Albany, NY –
Saying that this is "not a budget of choice, but of necessity", Paterson proposes closing a $7.4 billion dollar gap by cutting school aid, health care and state agencies by one billion dollars each.
"Our revenues have crumbled, and our budget has crashed," said Paterson. "We can no longer afford this spending addiction that we have had for so long."
Paterson also revives his proposal for a one cent charge on sugared soft drinks. The governor proposed the so-called "fat tax" last year, but later dropped the plan in the face of opposition from the beverage industry and members of the legislature. Paterson would also like to raise the cigarette tax by another dollar, and attempt to collect taxes on cigarettes sold on Indian lands. Under the governor's plan, wine would be sold in grocery stores, ultimate fighting, banned in New York, would become legal, and hours for state sponsored gambling like Quickdraw and Video Lottery Terminals would be expanded, all as a means of gaining more revenue.
The proposal calls for raiding an environmental fund, and a moratorium on state purchases of open space land. The budget would also end training, for now, of any new state police officers, and the closing of some highway rest stops.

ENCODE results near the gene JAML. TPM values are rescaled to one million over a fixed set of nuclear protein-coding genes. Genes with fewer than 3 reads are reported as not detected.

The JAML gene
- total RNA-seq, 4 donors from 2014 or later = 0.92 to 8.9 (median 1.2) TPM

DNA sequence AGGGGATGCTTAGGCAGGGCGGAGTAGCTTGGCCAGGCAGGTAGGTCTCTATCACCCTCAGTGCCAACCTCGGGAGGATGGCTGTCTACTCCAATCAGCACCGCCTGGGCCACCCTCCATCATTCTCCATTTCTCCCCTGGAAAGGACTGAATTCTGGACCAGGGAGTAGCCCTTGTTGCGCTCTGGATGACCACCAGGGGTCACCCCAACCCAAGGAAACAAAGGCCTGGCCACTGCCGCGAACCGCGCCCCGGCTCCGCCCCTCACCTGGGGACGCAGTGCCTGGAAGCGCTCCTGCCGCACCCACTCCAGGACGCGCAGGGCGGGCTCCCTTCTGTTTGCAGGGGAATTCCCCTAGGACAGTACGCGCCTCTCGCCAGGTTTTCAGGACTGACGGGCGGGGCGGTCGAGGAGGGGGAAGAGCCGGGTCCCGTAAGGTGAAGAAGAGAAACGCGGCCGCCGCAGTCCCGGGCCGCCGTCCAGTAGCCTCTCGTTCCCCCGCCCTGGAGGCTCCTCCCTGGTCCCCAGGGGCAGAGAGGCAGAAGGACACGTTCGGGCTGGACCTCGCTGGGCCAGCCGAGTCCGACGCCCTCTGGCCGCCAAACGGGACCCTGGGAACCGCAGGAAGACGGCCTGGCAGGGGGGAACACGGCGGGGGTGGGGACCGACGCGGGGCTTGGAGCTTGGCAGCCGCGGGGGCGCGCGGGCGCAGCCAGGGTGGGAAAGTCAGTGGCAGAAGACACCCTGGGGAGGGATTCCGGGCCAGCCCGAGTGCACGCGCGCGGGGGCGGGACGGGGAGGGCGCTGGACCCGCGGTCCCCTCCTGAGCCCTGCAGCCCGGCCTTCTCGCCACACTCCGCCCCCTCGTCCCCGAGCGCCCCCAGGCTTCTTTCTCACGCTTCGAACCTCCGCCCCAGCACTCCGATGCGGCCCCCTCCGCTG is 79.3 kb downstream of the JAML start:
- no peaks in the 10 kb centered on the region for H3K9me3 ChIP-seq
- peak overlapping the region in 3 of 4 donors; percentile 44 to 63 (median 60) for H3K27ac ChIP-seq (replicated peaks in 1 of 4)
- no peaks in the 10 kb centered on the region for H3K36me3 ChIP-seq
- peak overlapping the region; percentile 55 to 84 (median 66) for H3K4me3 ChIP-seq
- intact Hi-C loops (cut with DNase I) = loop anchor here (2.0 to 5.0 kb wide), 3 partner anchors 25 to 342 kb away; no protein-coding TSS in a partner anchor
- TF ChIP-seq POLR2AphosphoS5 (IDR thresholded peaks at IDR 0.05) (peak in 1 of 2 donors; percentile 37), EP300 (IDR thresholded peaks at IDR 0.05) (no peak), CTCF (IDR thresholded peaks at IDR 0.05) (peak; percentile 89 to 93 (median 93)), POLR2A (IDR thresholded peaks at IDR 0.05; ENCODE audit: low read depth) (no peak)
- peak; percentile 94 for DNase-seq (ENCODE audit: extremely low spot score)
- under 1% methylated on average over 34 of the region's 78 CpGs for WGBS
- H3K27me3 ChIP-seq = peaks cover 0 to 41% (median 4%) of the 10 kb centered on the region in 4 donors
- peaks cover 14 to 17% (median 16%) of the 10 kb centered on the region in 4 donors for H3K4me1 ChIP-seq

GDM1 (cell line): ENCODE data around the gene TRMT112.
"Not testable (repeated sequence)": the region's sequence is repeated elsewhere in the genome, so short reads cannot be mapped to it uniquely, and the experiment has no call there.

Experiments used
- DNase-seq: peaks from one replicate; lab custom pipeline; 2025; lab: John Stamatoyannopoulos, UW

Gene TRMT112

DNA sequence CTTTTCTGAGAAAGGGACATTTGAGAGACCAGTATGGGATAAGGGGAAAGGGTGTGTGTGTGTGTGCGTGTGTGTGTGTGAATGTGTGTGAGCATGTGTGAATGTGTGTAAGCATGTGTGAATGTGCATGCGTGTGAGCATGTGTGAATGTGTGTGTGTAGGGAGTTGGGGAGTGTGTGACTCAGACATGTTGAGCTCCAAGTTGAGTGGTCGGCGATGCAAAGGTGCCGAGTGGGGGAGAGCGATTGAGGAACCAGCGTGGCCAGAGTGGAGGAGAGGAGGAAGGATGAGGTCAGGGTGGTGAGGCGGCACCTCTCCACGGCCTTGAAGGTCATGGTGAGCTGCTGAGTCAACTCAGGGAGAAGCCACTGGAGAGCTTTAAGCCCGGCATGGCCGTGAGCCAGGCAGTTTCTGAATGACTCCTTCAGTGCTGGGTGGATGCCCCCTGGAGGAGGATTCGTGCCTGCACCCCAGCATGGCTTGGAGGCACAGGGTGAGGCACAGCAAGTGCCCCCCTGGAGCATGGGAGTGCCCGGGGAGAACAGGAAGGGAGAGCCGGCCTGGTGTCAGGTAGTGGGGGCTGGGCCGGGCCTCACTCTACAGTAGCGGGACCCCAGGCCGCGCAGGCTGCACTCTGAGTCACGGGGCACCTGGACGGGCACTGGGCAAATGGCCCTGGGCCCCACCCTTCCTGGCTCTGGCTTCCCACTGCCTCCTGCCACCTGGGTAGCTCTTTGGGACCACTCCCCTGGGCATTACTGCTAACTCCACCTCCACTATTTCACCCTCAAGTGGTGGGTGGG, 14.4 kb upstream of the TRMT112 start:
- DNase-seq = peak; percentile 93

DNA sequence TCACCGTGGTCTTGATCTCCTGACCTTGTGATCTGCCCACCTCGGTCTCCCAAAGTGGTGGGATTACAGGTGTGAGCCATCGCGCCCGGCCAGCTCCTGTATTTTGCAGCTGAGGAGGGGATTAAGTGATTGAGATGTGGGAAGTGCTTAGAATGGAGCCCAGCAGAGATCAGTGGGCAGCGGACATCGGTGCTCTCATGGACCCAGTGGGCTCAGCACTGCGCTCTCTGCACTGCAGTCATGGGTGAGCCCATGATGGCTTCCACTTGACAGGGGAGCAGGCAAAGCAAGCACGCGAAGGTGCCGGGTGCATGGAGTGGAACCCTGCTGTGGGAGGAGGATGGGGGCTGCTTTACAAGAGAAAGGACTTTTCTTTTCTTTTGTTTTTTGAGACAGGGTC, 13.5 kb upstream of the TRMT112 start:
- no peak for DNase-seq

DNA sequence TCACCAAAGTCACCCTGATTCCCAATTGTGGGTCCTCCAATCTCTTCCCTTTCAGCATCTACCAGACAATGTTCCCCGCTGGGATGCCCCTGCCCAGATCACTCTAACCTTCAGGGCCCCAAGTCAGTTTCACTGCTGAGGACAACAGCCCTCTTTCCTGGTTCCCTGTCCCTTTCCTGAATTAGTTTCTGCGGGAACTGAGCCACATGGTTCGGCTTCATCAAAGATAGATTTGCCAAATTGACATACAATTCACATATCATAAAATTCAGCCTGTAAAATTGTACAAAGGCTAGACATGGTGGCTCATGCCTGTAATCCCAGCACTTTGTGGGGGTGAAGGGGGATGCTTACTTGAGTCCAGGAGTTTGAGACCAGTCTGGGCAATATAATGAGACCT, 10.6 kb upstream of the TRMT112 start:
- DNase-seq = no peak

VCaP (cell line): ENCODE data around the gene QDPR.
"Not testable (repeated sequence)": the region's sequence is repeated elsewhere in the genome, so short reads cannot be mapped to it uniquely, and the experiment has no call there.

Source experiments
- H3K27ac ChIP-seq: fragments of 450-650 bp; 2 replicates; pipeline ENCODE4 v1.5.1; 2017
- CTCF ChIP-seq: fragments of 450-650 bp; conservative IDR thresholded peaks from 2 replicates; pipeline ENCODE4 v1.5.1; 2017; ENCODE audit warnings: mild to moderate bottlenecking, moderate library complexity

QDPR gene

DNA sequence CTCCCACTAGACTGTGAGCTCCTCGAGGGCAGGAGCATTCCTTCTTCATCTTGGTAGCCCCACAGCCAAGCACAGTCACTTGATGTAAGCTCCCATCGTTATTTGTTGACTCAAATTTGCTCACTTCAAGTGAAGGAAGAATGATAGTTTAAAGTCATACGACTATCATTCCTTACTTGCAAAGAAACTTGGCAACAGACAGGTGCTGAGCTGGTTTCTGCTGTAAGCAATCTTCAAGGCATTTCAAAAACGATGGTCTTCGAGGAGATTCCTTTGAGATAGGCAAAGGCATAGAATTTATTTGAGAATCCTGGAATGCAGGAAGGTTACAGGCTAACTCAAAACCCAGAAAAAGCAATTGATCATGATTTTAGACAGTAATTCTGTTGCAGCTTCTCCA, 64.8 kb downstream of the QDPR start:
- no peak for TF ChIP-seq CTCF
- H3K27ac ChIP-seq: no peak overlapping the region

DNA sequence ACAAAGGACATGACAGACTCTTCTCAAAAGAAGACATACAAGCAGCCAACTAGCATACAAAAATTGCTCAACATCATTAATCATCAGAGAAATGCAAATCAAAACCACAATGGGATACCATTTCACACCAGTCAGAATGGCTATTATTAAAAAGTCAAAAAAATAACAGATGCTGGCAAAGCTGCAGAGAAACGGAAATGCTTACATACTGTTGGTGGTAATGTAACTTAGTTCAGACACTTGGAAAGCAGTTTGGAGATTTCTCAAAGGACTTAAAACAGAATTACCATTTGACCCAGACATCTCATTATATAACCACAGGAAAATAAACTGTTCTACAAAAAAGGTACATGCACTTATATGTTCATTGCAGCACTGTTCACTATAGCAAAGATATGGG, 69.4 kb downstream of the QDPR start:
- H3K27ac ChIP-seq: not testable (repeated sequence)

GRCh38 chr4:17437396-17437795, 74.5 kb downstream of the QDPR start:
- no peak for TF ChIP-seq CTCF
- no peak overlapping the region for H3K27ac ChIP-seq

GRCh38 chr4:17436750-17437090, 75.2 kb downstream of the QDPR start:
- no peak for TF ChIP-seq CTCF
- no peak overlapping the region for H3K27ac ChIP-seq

Paterson says he expects "special interests" to protest, but says he hopes that the legislature will not heed their demands.
The governor's budget was received coolly by lawmakers, who, unlike in past years, were not given an advance briefing before the public presentation.
Assembly Speaker Sheldon Silver says he is "very concerned" about a proposal to reduce aid to college students by cutting the Tuition Assistance Program by $143 million dollars.
Senate Leader John Sampson was more circumspect.
"Pretty much everything is on the table, with respect to the governor's budget," Sampson said.
Education interests are already mobilizing against the proposed school cuts. Billy Easton, with the Alliance for Quality Education, says the reductions violate a court order that said the state had to spend billions of dollars more on schools to make education more equitable.
"This is a colossal reversal of the state's commitment to provide every child with the opportunity to learn," Easton said.
The governor's proposed budget has also angered the state's chief judge, Jonathan Lippman. Lippman, who was appointed to his job by Paterson, says the governor "misunderstands" the nature of the judiciary. He says it cannot simply absorb a proposed $132 million dollar reduction simply by cutting programs, since it is charged with the constitutional role of administering the state's legal system. Lippman predicts at least 2000 lay offs of court personnel if the cuts stand.
Betsy Lynam, with the watch dog group the Citizens Budget Commission says, complaints aside, the governor is right to focus on spending cuts on health care and education.
"They are areas that have grown rapidly in recent years," said Lynam. "It's right to take them down at this point."
The legislature will begin hearings on the governor's plan later this month, with the aim of agreeing on one budget plan by April.